(HealthDay News) – A scoring system based on several independent risk factors can identify non-critically ill hospitalized patients at risk for nosocomial gastrointestinal bleeding, according to a study published in the January issue of the Journal of General Internal Medicine.
Shoshana J. Herzig, MD, from the Beth Israel Deaconess Medical Center in Boston, and colleagues developed a risk scoring system based on risk factors for nosocomial gastrointestinal bleeding in a cohort of non-critically ill hospitalized adult patients (median age, 56 years) identified through medical records review.
The researchers found that nosocomial gastrointestinal bleeding occurred in 203 of 75,723 admissions (0.27%). Being over 60 years of age, male sex, liver disease, acute renal failure, sepsis, being on a medicine service, taking prophylactic anticoagulants, and coagulopathy were all independent risk factors for bleeding. As the clinical risk score based on the factors increased, so did the risk of bleeding. More than half of patients in each risk stratum received acid-suppressive medication. A high-risk group (in which the number-needed-to-treat with acid-suppressive medication to prevent one bleeding event was <100) was identified with the risk scoring system.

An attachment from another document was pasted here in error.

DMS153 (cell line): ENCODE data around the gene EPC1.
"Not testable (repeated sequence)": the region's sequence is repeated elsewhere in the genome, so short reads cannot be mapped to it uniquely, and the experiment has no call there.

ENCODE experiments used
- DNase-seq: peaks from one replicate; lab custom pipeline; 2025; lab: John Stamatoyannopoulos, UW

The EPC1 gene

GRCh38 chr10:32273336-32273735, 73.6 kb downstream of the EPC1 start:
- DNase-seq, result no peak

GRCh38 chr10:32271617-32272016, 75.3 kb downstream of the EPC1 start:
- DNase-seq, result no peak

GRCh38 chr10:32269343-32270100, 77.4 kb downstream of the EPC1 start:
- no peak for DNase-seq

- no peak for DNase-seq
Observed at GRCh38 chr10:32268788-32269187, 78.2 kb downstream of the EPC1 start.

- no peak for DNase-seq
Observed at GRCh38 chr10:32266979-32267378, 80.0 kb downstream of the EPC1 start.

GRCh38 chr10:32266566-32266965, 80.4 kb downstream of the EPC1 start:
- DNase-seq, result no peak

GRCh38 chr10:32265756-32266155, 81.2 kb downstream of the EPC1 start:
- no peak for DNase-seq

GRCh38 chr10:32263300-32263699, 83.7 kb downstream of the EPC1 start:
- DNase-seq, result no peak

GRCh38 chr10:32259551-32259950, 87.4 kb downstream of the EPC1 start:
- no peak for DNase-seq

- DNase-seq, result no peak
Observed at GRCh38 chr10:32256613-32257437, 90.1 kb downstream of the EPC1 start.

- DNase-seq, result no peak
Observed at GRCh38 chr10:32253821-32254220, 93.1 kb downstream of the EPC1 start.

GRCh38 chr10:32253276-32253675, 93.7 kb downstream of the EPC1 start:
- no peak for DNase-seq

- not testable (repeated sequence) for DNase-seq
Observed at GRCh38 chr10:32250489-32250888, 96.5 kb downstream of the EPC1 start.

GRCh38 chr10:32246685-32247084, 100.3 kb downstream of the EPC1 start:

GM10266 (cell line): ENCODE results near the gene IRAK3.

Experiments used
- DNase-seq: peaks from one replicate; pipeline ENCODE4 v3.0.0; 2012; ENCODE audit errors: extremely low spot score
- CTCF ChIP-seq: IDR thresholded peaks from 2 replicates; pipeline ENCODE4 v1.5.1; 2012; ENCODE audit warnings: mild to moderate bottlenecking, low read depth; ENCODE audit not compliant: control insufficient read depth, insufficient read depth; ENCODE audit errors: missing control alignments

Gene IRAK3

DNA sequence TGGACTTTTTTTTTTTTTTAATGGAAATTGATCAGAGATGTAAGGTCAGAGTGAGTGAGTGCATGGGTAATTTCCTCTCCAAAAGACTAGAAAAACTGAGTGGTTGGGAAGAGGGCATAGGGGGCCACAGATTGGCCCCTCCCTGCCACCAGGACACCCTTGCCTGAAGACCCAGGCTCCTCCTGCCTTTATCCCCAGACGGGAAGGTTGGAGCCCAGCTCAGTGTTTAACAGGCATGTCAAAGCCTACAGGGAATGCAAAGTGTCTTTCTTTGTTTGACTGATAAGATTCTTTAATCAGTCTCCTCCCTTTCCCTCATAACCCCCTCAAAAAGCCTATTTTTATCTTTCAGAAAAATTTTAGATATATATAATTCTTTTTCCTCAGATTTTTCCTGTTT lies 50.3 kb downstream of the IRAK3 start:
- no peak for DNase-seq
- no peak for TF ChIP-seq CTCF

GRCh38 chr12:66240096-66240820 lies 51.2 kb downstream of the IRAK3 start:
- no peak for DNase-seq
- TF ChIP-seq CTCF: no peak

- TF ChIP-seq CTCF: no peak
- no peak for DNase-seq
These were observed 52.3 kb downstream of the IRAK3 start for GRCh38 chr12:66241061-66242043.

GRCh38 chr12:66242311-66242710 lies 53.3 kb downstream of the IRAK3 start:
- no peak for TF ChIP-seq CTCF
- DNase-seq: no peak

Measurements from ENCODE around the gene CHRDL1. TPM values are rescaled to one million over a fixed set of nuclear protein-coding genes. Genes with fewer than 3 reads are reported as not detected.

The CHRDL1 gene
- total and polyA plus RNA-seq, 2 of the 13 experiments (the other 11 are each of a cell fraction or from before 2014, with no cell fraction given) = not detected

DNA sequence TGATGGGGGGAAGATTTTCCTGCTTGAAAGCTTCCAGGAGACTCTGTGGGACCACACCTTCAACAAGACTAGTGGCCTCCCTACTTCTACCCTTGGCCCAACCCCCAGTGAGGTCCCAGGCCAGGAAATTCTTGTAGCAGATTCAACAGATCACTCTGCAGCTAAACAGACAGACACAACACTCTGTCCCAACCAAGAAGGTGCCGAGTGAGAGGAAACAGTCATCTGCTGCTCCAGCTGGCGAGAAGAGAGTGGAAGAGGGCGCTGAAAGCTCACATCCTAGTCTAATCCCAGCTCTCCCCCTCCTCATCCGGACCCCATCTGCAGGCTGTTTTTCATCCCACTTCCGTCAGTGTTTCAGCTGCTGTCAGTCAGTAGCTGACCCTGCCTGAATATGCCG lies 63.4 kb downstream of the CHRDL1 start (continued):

“The scoring system allows identification of subsets of patients in whom the risk of nosocomial gastrointestinal bleeding may be high enough to warrant the prophylactic use of acid-suppressive medication in the absence of other indications for use,” the authors write. “With further validation at other medical centers, this scoring system may help clinicians individualize the decision to prescribe acid suppressive medication as prophylaxis.”